Not a Lexis Advance subscriber? Try it out for free.

International Law

Whether Arbitration Rules Should be Applied by the Issuing Arbitral Institution

Should parties provide in their arbitration clause for application of rules of an arbitral institution without corresponding oversight by that institution?
This Commentary, written by international arbitrator and business lawyer Paul E. Mason, discusses this emerging trend and its potential pitfalls for parties who are seeking to arbitrate their disputes.
Mr. Mason writes: In an effort to provide more options for parties and increase their caseloads, several years ago some major arbitral institutions took the step of opening their doors to administer cases heard under the UNCITRAL Rules. These Rules were actually designed for ad hoc arbitrations. This helped begin the “mixing and matching” trend, whereby arbitral institutions found themselves in a position of administering arbitrations using rules other than the ones issued by their own organization. It became clear that certain problems can arise and delay is likely to result where an arbitral institution is asked to apply and interpret rules which it did not originally create because parties have requested its involvement solely for the purpose of administering the arbitration.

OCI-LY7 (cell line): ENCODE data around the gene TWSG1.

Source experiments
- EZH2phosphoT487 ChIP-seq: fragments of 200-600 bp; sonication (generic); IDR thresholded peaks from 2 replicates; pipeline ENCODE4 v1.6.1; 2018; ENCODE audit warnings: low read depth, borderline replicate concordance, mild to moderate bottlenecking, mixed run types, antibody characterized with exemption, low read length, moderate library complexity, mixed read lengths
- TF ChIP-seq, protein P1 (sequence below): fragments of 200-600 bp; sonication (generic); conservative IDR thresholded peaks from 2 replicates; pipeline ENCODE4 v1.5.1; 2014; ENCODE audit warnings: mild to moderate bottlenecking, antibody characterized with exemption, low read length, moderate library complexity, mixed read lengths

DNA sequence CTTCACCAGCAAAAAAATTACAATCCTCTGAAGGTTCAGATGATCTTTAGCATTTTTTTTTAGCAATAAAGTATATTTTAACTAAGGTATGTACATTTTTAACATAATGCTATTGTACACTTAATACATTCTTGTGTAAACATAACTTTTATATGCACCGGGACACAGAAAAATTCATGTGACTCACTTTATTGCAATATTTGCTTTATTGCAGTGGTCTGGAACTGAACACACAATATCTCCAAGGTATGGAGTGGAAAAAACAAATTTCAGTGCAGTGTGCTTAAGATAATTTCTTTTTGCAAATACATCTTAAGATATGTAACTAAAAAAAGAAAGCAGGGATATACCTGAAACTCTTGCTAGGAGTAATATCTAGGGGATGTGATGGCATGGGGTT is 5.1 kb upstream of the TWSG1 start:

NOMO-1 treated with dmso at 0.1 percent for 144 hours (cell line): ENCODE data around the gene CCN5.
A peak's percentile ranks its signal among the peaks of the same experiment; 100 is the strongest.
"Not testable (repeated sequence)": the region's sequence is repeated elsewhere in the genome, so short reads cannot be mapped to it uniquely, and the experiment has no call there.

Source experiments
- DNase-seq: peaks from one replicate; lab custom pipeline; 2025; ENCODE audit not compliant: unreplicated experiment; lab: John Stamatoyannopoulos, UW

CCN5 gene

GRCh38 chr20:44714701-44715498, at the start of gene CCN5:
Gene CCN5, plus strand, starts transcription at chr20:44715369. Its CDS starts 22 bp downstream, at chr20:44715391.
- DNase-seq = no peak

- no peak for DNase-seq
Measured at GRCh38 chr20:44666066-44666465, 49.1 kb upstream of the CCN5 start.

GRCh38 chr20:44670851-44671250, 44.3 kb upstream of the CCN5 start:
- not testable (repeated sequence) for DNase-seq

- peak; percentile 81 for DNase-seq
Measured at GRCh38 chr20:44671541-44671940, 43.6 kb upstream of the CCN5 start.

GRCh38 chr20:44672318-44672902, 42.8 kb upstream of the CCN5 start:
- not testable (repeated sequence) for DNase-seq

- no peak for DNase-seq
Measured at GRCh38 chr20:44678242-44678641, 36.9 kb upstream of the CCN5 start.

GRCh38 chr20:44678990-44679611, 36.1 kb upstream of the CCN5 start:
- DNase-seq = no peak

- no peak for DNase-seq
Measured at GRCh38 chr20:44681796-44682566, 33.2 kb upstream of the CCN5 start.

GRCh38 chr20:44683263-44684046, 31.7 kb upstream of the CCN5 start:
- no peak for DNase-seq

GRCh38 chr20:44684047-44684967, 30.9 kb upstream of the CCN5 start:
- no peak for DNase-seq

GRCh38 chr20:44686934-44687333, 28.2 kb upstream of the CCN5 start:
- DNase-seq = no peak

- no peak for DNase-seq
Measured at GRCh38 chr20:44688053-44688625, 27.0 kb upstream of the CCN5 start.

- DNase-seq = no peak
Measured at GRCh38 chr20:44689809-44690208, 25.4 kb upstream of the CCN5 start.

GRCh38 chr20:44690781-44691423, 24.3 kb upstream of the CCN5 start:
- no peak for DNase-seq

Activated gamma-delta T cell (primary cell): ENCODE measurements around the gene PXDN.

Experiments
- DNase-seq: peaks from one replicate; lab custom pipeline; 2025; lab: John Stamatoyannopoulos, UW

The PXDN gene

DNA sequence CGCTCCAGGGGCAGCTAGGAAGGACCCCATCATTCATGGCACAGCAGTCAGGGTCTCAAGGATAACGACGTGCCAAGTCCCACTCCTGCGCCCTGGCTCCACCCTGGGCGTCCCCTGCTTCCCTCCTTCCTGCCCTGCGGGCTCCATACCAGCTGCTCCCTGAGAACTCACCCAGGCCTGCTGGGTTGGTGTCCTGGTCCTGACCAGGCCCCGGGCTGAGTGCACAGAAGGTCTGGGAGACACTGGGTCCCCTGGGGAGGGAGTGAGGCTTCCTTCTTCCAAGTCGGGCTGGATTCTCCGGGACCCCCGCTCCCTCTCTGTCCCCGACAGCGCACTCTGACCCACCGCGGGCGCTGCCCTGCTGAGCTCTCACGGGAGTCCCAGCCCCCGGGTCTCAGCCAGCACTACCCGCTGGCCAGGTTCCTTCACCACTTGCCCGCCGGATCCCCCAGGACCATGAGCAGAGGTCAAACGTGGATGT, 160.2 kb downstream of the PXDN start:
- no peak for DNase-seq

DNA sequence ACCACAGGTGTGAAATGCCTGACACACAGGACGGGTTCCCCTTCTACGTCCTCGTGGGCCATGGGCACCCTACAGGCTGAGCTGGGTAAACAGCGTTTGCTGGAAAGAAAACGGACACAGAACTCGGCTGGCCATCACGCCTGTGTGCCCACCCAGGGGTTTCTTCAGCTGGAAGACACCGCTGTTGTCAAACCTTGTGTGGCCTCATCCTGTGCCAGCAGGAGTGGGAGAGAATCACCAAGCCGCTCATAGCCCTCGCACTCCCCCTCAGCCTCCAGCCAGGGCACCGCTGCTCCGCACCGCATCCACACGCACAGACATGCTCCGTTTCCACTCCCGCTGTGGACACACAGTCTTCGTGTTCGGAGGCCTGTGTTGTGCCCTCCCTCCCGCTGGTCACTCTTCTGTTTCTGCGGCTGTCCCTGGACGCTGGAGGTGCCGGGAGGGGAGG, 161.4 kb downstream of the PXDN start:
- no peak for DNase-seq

For example, this author participated as counsel in an arbitration over offshore oil exploration between Brazilian and Scandinavian parties which was administered by the London Court of International Arbitration (LCIA), using the UNCITRAL Rules, a standard practice reflected in arbitration clauses in certain oil industry contracts.
That case had a number of thorny administrative matters to be resolved prior to commencement of the arbitration hearings. The most important of these was a challenge to one of the arbitrators based on alleged conflict of interest. The UNCITRAL Rules are quite general and open-ended in nature, leaving large gaps in dealing with these kinds of situations – clearly a drawback for parties who engage in non-administered arbitrations should a disagreement of this nature arise. As a result, the LCIA was asked to decide on the challenge during various stages of the proceedings, which delayed the arbitration for over one year due to repeated party motions and objections.
After the door was opened, a number of scenarios arose where parties, either at the time of contract negotiation or subsequently, have adopted a “mixing and matching” approach to the arbitration of their disputes. Some of these parties have taken it one step further by requesting the application of another institution’s rules (as opposed to the UNCITRAL Rules) to the arbitration with administration to be provided by a separate institution.